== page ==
Opened 5 years ago

Closed 5 years ago

#13616 closed enhancement (invalid)

define jmeter testcase(s) and ant task(s)

Reported by: iwakeh Owned by: iwakeh
Priority: High Milestone:
Component: Metrics/Onionoo Version:
Severity: Keywords:
Cc: Actual Points:
Parent ID: #13080 Points:
Reviewer: Sponsor:

Description

Collect the following data

  • concurrent users
  • response times
  • ...

Child Tickets

Attachments (1)

onionoo-jmeter-testplan.jmx (16.0 KB) - added by iwakeh 5 years ago.
an example test plan for jmeter

Download all attachments as: .zip

Change History (12)

comment:1 Changed 5 years ago by iwakeh

Owner: set to iwakeh
Priority: normalmajor
Status: newassigned
Summary: define jmeter testcasesdefine jmeter testcase(s) ant ant task(s)

comment:2 Changed 5 years ago by iwakeh

It's important to have some performance testing. See #13089 for example.

comment:3 Changed 5 years ago by iwakeh

I attach an example test plan for getting started with jmeter.
(this is just a quick example I 'clicked together' using the jmeter gui)

First steps in jmeter

On debian/wheezy install

dpkg -l | grep jmeter
ii  jmeter                                2.11-2                             all          Load testing and performance measurement application (main application)
ii  jmeter-apidoc                         2.11-2                             all          Load testing and performance measurement application (API doc)
ii  jmeter-help                           2.11-2                             all          Load testing and performance measurement application (user manual)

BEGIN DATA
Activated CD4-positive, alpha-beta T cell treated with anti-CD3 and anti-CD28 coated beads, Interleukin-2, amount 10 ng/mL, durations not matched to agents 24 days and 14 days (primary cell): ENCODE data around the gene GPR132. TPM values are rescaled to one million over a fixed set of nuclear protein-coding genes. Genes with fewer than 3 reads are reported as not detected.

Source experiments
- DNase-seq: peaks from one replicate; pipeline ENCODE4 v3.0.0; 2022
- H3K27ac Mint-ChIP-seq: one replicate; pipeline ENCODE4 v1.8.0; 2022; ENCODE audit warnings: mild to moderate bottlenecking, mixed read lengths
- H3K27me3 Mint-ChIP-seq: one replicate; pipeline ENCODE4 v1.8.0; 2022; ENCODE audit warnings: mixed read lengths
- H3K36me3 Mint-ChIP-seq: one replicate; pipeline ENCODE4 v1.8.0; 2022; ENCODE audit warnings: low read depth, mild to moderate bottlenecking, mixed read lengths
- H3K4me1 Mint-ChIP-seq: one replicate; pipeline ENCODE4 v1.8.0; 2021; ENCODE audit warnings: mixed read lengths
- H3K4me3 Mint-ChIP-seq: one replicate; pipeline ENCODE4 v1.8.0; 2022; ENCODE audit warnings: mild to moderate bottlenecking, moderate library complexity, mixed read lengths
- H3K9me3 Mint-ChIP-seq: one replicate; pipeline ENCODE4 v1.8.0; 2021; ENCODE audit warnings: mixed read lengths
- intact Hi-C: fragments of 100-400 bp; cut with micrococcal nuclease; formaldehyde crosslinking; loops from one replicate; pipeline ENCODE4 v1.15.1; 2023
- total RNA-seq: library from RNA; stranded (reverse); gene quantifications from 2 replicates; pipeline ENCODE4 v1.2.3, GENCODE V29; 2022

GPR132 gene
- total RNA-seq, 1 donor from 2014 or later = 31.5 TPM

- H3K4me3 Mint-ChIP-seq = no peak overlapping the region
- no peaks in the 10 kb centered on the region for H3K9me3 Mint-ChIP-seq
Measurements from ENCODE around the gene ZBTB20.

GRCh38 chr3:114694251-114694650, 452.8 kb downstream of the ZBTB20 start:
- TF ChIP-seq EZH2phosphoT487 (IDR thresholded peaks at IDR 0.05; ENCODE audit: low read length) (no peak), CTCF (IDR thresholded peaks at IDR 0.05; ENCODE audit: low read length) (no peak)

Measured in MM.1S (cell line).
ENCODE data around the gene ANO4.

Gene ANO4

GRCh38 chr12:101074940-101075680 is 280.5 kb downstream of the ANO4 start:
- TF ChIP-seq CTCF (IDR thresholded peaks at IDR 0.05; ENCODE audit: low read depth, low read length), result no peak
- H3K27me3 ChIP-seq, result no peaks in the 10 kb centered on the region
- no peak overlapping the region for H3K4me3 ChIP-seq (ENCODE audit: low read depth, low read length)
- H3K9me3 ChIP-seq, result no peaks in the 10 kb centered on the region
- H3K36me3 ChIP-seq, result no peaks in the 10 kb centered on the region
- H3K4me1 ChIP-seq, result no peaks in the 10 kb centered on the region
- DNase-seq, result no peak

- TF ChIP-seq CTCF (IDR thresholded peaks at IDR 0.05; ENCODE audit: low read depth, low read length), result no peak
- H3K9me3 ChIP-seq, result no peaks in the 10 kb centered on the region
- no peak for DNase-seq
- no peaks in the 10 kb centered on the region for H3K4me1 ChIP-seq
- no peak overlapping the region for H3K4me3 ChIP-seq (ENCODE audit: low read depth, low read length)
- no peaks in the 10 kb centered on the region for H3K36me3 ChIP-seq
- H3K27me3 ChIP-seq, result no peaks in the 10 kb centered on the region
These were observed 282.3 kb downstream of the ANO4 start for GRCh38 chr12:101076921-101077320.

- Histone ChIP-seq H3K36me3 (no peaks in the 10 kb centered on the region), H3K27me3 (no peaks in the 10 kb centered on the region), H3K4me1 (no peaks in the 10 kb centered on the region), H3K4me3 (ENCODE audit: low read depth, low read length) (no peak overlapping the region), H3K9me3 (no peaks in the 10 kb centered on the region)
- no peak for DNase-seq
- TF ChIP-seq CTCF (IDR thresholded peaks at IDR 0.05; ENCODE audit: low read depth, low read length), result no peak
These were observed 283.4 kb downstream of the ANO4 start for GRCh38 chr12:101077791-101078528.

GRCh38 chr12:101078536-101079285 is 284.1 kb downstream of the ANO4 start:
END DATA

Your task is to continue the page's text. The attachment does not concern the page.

ii  jmeter-http                           2.11-2                             all          Load testing and performance measurement application (http module)
ii  jmeter-java                           2.11-2                             all          Load testing and performance measurement application (java module)
ii  jmeter-tcp                            2.11-2                             all          Load testing and performance measurement application (tcp module)

The gui comes up with /usr/bin/jmeter

Now you can load the attached test-plan.

  • take a look at 'User defined Variables' for setting the host and log file
  • then the thread group 'https requests' for adapting the number of threads and the like. This thread group runs the two defined requests for "summary" and 700 details.
  • the thread group 'https requests main page' contains almost the same, but only a single request for onionoo's main page

(I just ran some mild tests against your mirror and hope it didn't cause any alarm bells :-)

Last edited 5 years ago by iwakeh (previous) (diff)

Changed 5 years ago by iwakeh

Attachment: onionoo-jmeter-testplan.jmx added

an example test plan for jmeter

comment:4 Changed 5 years ago by iwakeh

Status: assignedneeds_information

Some thoughts and questions:

Should the jmeter test really be automated?

The jmeter gui offers really nice statistics.
Secondly, the performance tests will run against different targets.
Recently it would have been jetty vs. tomcat. In future maybe, new implementation
against current implementation. As the questions that we want to answer using jmeter
differ quite a bit, this area will be difficult to automate. And, at least for the questions
up to now we would need a 'real' Onionoo server instance.

Test resources in git

Should jmeter tests have there own folder in git?
Items that should/could be stored there are jmeter test plans and corresponding performance data.

Last edited 5 years ago by iwakeh (previous) (diff)

comment:5 Changed 5 years ago by karsten

Type: taskenhancement

Sounds like an enhancement to me, and what's a "task" anyway in this context?

comment:6 Changed 5 years ago by karsten

I finally started working on this, because I want to have some baseline for considering switching to a database (#11573). I briefly looked a JMeter, but found it too heavy-weight for our purposes. I decided to instead use httperf and a simple shell script around it: